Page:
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          I already used Scribus back in 2007 when I published/edited the Scouting magazine for my region, migrating from Microsoft Publisher that the previous guy used.

          This was a long time ago, but migrating was rather time-consuming, and I had to relearn everything I learned in Publisher. It certainly wasn’t “free”, as in that I needed to invest quite some time in it (DTP isn’t always the easiest software to learn/use). I also had some problems getting it delivered to our printer; from what I remember I eventually managed to get the PDF output just right so it printed well, but it took some effort. With Publisher, this was easier as they were already familiar with it and could just open the Publisher files.

          There were also some other issues with it; I think the way justified text worked was pretty borked at the time, but again, this was a long time ago so I’d hope that’s improved now. I also had to fix the FreeBSD port first before I could actually use it 🙃

          As with GIMP, Scribus seems like a small hobby project. Actually, it seems there are just three people working on it, with the majority being done by two people. That’s very fine and all and the results are pretty impressive for such a small team working in their spare time, but you can’t expect that to be able to compete against professional products with a bunch of people working on it full-time. Is it possible to publish stuff with it? Sure, I did it myself. Is it the best tool for professional use? Probably not.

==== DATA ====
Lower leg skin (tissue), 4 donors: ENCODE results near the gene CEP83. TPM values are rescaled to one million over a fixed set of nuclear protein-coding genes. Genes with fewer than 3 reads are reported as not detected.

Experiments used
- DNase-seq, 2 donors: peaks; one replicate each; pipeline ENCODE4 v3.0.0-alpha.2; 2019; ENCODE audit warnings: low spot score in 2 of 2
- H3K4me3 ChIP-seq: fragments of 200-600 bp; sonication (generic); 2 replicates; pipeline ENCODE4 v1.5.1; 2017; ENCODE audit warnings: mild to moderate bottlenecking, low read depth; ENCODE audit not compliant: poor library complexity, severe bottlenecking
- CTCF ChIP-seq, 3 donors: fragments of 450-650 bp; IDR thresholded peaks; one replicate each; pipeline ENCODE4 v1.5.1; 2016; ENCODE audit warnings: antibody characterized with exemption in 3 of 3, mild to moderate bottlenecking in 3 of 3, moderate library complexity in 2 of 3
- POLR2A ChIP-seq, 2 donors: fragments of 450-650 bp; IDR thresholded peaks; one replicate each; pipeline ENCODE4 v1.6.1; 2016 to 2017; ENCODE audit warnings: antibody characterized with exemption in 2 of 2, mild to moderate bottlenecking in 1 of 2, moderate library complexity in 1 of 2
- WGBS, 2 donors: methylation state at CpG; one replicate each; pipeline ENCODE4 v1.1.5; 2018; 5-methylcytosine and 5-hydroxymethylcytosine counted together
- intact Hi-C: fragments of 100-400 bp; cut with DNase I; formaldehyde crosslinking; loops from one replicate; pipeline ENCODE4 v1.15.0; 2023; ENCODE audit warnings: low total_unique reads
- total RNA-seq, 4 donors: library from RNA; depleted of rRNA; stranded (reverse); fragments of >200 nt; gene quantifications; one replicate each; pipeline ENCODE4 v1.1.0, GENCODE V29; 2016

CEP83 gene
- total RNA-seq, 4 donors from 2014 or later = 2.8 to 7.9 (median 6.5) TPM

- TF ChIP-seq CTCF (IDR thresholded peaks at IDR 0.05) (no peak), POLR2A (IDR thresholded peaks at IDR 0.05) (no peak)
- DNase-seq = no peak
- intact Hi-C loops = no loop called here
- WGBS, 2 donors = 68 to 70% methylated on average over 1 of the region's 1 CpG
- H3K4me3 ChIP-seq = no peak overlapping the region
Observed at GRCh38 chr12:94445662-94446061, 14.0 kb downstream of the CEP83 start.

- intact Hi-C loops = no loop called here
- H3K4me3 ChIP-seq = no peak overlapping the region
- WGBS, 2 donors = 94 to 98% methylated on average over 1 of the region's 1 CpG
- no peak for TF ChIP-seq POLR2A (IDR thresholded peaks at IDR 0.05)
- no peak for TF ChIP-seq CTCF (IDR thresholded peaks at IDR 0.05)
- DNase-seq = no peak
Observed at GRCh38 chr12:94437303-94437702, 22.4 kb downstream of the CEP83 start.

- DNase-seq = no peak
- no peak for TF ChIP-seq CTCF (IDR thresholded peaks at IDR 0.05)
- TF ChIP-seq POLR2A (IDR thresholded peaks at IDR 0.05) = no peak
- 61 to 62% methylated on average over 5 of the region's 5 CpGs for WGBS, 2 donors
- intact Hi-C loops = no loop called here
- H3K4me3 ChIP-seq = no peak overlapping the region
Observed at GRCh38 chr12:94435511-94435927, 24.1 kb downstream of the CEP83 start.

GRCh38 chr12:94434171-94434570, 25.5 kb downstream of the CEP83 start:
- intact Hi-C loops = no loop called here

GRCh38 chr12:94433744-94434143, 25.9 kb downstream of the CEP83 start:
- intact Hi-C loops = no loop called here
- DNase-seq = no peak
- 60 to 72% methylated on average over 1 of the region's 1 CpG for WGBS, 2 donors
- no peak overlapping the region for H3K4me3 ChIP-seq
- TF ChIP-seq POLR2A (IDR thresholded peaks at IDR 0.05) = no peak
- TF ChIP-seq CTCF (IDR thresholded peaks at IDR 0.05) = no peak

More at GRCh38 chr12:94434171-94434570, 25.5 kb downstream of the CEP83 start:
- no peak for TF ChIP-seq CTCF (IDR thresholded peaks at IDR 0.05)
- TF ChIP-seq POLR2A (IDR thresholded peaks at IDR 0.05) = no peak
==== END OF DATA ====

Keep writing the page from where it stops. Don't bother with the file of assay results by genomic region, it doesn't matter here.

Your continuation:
As a sidenote, Microsoft Publisher was actually pretty decent as well; the only Office product I somewhat enjoyed using. In the end, the main advantage was that I could publish stuff from my FreeBSD desktop, instead of having to reboot to Windows to run Publisher.

          So yeah, sure, it’s possible. But why? What’s the point?

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            No point if your only goal is to get it done now for yourself. But imagine all OSS promoting orgs to pay someone to actually improve Scribus and GIMP to match their needs. Instead of subscribing to Adobe, which only deepens the lock-in hole.

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        What do you expect? The tooling of an industry that makes these documents isn’t available on Linux, do why do it there? In addition, the Linux foundation mostly represents server/embedded interests, not desktop, so it’s not urgent.

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          Looks like 2020 is not the “year of the Linux desktop”, according to the Linux Foundation itself. ;)